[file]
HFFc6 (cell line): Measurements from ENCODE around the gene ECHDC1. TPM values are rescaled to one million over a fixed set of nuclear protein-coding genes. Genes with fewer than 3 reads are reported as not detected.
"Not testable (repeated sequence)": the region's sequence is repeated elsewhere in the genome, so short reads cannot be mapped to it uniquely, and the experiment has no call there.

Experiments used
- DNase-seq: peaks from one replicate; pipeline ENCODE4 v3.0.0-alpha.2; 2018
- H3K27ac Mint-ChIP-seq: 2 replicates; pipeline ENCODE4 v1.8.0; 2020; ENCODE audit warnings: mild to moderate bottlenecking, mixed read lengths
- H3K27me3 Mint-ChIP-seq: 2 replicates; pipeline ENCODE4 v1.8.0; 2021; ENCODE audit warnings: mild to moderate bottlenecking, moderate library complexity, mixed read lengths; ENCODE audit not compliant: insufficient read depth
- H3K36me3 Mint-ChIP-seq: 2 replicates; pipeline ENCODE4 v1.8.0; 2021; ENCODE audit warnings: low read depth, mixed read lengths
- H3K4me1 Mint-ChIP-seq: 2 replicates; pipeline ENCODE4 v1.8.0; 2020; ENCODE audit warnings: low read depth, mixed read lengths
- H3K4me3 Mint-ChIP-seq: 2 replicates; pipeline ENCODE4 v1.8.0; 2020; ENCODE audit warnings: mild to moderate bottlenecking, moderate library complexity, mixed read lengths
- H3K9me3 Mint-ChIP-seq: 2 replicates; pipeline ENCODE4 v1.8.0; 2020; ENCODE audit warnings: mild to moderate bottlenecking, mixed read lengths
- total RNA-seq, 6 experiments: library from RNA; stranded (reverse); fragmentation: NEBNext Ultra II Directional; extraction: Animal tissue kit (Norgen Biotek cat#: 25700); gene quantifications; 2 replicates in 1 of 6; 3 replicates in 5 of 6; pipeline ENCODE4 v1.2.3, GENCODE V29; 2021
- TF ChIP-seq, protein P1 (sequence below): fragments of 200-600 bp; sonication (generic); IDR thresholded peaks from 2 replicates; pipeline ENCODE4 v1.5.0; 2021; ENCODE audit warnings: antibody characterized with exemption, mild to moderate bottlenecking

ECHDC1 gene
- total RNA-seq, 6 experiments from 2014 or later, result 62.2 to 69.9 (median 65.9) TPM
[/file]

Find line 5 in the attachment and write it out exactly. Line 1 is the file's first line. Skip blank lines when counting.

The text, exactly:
- H3K27ac Mint-ChIP-seq: 2 replicates; pipeline ENCODE4 v1.8.0; 2020; ENCODE audit warnings: mild to moderate bottlenecking, mixed read lengths